Columbia College, Undergraduate
The Detention of Asylum Seekers in the United States: A Theoretical, Legal, and Practical Assessment
This essay concerns the American system of detention for immigrant asylum seekers. It details this system’s current structure, in which detention can occur during multiple phases of the asylum application process, whether upon arrival, while waiting for processing, or before deportation. The paper then proceeds to assess the system from three perspectives: theoretical, legal, and practical. The tripartite analysis suggests that, firstly, states detain immigrants for administrative, protective, and deterrence reasons. The biggest problem with these theories justifying the detention of immigrants and, in particular, the detention of asylum seekers, is that they consider immigrant detention in terms of national interests; thus, these justifications fail to consider the rights of the individual. In contrast, both domestic and international legal regimes seek to balance the interests of the state against the rights of the individual, thereby limiting immigrant detention policies by allowing detention only in specific circumstances and by specifying procedural requirements which must be met in order to detain immigrants. However, current U.S. policy and practice fail to conform to the balance established by law. For example, the American government does not treat detention as a last resort and does not require the government to justify detention on a case-by-case basis. Furthermore, the immigrant detention system, in practice, systematically mistreats immigrants by placing them in detention centers which are abusive and harmful as well as which utilize illegal practices. Thus, although immigrant detention of asylum seekers itself is not legally, theoretically, or practically problematic, current U.S. practice fails on all three fronts and must therefore be reformed.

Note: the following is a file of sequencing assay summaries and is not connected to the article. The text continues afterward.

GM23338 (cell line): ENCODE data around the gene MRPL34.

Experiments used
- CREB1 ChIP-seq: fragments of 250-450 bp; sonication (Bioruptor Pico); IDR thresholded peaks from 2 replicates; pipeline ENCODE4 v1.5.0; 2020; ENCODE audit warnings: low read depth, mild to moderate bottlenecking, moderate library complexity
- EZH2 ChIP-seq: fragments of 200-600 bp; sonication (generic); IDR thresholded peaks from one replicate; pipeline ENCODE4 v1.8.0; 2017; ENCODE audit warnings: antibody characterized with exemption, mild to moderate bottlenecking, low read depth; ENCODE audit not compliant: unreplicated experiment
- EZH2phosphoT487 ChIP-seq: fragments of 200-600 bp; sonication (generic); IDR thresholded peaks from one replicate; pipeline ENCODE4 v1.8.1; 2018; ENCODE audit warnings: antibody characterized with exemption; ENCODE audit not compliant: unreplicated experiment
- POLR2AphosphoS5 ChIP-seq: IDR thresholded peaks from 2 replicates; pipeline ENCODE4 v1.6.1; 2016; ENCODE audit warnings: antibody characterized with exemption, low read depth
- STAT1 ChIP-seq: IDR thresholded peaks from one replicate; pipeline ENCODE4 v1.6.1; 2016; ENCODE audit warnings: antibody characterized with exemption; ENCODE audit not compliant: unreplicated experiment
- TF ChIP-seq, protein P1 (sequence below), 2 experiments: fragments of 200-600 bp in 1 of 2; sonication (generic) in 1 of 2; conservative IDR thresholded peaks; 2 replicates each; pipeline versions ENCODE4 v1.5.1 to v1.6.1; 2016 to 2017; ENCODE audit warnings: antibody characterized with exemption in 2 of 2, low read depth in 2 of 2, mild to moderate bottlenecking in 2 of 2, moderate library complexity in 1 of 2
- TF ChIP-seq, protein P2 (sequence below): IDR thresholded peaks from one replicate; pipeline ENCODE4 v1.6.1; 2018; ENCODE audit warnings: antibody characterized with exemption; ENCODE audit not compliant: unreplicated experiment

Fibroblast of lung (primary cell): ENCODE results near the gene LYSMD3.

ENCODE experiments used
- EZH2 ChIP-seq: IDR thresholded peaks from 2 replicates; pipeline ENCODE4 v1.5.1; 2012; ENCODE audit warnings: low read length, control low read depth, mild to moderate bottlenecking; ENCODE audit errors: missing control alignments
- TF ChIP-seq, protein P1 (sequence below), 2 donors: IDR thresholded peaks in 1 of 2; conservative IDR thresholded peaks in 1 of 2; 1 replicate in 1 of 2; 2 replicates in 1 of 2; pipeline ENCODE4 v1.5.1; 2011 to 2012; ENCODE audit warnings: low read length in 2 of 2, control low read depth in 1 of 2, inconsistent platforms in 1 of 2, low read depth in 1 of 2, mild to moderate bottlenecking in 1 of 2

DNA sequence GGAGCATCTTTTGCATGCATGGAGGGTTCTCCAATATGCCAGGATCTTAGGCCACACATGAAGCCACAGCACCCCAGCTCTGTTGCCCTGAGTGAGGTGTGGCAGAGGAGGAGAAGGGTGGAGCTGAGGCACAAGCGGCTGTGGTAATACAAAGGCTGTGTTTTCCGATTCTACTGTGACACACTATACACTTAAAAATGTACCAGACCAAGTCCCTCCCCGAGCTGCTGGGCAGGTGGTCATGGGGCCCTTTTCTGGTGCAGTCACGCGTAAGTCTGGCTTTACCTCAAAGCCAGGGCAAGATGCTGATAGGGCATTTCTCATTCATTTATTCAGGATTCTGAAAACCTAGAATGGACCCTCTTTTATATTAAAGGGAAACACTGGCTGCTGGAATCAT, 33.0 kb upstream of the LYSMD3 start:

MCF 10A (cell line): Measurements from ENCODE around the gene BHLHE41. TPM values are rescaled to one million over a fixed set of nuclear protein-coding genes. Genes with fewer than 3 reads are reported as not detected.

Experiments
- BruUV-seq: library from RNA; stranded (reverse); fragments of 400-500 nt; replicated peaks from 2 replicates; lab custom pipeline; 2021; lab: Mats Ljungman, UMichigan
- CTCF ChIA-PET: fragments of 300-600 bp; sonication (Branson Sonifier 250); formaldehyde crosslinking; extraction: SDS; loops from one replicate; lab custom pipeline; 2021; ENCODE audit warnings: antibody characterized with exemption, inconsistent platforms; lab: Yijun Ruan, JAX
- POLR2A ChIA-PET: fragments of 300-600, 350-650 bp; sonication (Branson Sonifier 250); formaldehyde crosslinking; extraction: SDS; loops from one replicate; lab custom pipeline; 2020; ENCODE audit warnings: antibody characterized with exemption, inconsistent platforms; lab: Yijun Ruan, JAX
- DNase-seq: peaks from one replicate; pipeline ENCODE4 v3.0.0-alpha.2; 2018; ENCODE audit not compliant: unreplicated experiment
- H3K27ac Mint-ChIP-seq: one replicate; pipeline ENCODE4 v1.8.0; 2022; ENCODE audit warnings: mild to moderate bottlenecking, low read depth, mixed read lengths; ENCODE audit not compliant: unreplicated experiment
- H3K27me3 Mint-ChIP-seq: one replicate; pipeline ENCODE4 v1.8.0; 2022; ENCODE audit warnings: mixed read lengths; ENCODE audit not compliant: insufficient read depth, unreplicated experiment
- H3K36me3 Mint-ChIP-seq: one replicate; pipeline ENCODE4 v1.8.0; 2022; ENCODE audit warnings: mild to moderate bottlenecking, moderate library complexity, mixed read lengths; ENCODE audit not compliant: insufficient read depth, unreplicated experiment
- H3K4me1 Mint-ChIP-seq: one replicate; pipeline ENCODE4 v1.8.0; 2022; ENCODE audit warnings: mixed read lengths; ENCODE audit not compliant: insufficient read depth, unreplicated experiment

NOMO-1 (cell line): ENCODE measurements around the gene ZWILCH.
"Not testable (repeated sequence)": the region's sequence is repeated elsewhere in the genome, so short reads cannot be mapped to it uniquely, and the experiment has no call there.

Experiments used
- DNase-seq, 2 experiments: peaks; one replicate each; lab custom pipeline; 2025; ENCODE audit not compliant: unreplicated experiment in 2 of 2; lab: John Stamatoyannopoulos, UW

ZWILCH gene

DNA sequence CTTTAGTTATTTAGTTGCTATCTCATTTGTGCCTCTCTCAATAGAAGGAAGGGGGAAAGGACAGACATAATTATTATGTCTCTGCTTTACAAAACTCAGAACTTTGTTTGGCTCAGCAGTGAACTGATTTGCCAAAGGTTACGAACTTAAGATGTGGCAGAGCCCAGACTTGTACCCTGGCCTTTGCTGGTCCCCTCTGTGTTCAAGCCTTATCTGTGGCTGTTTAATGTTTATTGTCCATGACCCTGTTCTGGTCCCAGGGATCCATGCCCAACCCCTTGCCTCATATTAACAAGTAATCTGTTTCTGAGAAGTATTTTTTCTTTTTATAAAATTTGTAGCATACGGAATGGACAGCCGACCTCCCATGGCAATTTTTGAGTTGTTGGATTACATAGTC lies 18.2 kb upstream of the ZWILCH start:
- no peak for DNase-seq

School of General Studies, Undergraduate
Defending Digital Natives: Young People as a Protected Class Within the Emerging Right of Data Privacy
This paper poses two questions: should young people constitute a protected class under emerging human rights frameworks involving digital privacy and the right to internet access (RTA)? If so, which actors should be targeted by human rights advocates, and which privacy protections should be suggested for software or put into law to guard this protected class? Any new framework will need to safely navigate the growth of business and new technology, free speech, and demands from other non-youth stakeholders that do not infringe upon RTA. Youth voice has been sorely lacking from RTA debates, leading to the ineffectiveness of current privacy protection regimes and considerable disruption to international youth culture. By examining the current state of international policies on this topic as they apply to contemporary dilemmas in American primary education, this paper demonstrates the need for targeted protections involving minors to occur when data privacy is eventually addressed for all persons under international law.